View Full Version : World War II Gunsight Trivia

08-22-2007, 07:49 PM
I was reading a book to my daughter at bedtime tonight. The book presented a fact that I wanna say I heard before, maybe not. Anyway, let's see who can get it! I bet it will be about %110 of you grognard sim heads!

Anyway, I will word it best as I can without giving it away:

What animal created substance was used in WWII gunsights due to it's size, strength, and it's ability to stay straight?

Skoshi Tiger
08-22-2007, 08:04 PM
I Know that they used spider silk for the crosshairs in some Periscopes. COuld be the same for gunsites?

08-22-2007, 08:04 PM

08-22-2007, 08:24 PM
Women's, preferably black.

08-22-2007, 08:36 PM
I would have to agree with Skoshi Tiger about the silk. But I am not sure about it coming from spiders. There are others forms of silk.

08-22-2007, 08:40 PM
What kind of spider! I will give you a hint. There was a late war fighter named after the little beastie!

08-22-2007, 08:46 PM
Oh no. The Black Widow. I guess it was a spider after all. They are running around in droves down at Ft. Benning, Georgia.

08-22-2007, 10:02 PM

08-22-2007, 10:10 PM

08-23-2007, 01:39 AM
Spider silk was indeed employed in the past as crosshairs for astronomical eyepieces which were used for guiding photographic telescopes or making measurements of double star separations and position angles.

This works when the illuminated silk is seen against a dark background like the night sky. Or un-illuminated when used during daylight. But I think silk was used only for more delicate applications, such as in astronomy. Methinks something as delicate as a single thread of silk (in spite of its noted strengths) wouldn't be such a good material in a battle environment.

A gun sight's reticle is the "inverse" of a typical crossline pattern, which must be the case when projecting a bright pattern on a bright background. In the simplest terms, think of an opaque, thin metal sheet with the reticle pattern cut out, in the form of thin lines and/or arcs. The light shines through the lines, which can then be seen as a bright source projected against the view the pilot sees through the gun sight's reflector plate. More complicated reticle patterns would most likely have been "printed" using an opaque material onto a glass substrate; but again, only the lines to be projected would be able to pass the light through.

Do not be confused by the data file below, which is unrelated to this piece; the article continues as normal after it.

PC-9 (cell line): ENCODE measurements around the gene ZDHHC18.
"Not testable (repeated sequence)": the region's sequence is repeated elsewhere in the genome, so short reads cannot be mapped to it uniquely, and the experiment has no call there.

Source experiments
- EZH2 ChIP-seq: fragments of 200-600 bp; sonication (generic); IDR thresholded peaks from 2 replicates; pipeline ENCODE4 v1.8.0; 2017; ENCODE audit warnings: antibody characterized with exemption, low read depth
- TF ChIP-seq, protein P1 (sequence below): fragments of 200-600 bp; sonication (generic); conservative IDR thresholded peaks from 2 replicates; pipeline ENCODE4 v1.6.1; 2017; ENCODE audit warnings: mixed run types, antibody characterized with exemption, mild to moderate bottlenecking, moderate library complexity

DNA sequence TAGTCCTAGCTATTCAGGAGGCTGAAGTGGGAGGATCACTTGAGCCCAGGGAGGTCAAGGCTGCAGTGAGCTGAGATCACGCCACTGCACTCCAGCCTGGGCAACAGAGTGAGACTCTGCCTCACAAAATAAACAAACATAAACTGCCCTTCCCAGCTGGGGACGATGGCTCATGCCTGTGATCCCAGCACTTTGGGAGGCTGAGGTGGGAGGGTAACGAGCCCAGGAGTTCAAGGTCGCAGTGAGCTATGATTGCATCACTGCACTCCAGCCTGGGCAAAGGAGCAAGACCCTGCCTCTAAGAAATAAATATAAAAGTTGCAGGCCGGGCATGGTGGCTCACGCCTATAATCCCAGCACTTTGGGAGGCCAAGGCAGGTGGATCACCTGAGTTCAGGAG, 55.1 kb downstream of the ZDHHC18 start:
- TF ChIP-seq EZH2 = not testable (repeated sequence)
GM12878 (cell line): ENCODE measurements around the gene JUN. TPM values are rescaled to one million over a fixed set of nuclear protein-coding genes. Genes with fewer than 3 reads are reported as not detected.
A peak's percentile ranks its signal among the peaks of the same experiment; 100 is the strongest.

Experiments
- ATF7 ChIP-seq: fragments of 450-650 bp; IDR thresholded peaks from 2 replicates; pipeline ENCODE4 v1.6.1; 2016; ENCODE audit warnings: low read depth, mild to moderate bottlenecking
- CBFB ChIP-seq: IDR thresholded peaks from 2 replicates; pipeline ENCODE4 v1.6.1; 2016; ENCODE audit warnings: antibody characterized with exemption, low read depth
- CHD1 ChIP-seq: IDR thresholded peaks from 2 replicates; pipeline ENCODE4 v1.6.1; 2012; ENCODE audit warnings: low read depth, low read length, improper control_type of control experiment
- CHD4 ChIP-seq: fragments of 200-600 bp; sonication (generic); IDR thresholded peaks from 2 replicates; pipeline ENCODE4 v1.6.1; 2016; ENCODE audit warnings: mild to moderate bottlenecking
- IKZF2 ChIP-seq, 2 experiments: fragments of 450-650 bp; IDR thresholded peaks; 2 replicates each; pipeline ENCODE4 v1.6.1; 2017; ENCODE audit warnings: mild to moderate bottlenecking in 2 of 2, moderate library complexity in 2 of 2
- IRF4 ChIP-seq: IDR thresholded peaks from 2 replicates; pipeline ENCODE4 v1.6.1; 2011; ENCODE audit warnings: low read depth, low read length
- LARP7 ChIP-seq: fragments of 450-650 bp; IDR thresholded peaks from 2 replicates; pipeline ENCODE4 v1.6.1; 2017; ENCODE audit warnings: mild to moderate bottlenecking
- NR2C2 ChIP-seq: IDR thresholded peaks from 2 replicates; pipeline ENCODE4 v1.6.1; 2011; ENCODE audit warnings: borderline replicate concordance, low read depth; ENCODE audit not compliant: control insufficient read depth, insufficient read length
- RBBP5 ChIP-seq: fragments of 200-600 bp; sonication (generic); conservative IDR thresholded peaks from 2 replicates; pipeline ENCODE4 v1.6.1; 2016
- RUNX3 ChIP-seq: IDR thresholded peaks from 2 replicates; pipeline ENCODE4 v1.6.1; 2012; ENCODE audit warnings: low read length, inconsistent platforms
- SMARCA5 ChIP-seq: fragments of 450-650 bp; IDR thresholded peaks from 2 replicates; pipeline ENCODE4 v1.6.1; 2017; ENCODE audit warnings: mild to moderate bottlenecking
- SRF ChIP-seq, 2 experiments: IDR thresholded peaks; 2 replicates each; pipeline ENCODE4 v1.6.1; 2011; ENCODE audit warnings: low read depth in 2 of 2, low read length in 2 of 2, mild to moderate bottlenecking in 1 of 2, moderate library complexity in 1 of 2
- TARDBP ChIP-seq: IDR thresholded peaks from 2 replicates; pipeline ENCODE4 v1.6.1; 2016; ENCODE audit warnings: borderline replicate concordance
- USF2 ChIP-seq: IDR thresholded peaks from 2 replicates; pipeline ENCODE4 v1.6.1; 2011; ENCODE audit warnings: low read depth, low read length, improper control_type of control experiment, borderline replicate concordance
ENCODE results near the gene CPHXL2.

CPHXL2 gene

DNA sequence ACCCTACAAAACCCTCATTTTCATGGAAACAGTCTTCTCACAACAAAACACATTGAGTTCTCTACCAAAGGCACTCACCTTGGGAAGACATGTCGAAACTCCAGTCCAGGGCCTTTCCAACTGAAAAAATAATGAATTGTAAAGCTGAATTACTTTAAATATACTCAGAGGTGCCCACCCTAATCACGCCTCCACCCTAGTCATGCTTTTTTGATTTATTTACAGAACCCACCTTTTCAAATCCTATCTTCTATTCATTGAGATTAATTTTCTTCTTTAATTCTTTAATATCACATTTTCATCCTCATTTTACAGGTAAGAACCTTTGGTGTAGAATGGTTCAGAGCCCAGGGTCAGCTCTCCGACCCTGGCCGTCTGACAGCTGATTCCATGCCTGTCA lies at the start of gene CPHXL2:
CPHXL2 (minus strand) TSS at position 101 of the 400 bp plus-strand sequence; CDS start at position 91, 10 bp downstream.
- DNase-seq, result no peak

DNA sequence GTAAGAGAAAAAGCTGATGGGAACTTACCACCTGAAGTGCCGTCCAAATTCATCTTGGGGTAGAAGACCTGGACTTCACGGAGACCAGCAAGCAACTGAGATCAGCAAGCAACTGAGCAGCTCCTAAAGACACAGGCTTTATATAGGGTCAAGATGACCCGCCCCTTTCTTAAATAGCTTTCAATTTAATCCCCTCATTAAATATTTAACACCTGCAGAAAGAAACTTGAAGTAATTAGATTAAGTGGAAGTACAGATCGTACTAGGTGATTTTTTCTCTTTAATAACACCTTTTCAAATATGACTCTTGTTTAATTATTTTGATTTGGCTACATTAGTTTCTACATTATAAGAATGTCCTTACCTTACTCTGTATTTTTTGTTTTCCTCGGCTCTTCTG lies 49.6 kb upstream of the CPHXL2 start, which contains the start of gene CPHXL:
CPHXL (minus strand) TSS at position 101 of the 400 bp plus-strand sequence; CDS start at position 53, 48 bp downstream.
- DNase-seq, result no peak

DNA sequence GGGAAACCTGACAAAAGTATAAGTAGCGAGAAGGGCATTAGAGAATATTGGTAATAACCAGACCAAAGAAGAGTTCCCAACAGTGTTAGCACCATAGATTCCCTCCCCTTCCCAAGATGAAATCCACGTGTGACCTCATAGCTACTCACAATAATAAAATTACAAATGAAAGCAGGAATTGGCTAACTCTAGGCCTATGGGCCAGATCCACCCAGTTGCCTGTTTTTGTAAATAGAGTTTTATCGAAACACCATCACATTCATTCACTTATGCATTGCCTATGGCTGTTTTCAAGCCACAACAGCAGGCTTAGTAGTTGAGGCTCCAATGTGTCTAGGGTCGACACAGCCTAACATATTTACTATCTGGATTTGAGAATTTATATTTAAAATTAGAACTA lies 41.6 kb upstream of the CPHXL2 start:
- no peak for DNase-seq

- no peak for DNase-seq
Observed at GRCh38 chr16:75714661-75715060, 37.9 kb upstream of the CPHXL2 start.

08-23-2007, 07:58 AM
You read your kids aviation trivia books at bedtime? http://forums.ubi.com/images/smilies/blink.gif

08-23-2007, 08:18 AM
Originally posted by Divine-Wind:
You read your kids aviation trivia books at bedtime? http://forums.ubi.com/images/smilies/blink.gif

Nah - but she would enjoy it. She does fly sims for fun. She likes the jets. She does pretty good being only 4. I was reading her a bug book when I read the fact. If crawls, slithers, slinks, or hops it fascinates her.

And, yes, the answer is the Black Widow spider!

08-23-2007, 09:40 AM
HAHA! how would you like to be the guy at the factory that has to go collect the silk. Boss walks up to you and says " Hey!we need 400 pounds of silk today. The cold, wet and creepy tool shed is out back. Have fun, remember our boys are counting on you!"

08-23-2007, 10:00 AM
Were they made in China?

08-23-2007, 10:08 AM
Which kind of gunsights?

08-23-2007, 02:19 PM
During the (very short) war in Norway, the Norwegian snipers where issued scopes, but not the cross hair piece (part of some stupid decommission scheme). Anyway, the made their own with spiders silk. It wasn't the black widow though, (we don't have them here in Norway), but some harmless garden spider.

Garden spiders where used by the British army to identify poisons. For the trained eye, it's fairly easy to see what a spider is "on" when looking at the web the make. Since all such animals in British service holds one rank or another, garden spiders are the only invertebrates you'd ever be required to salute!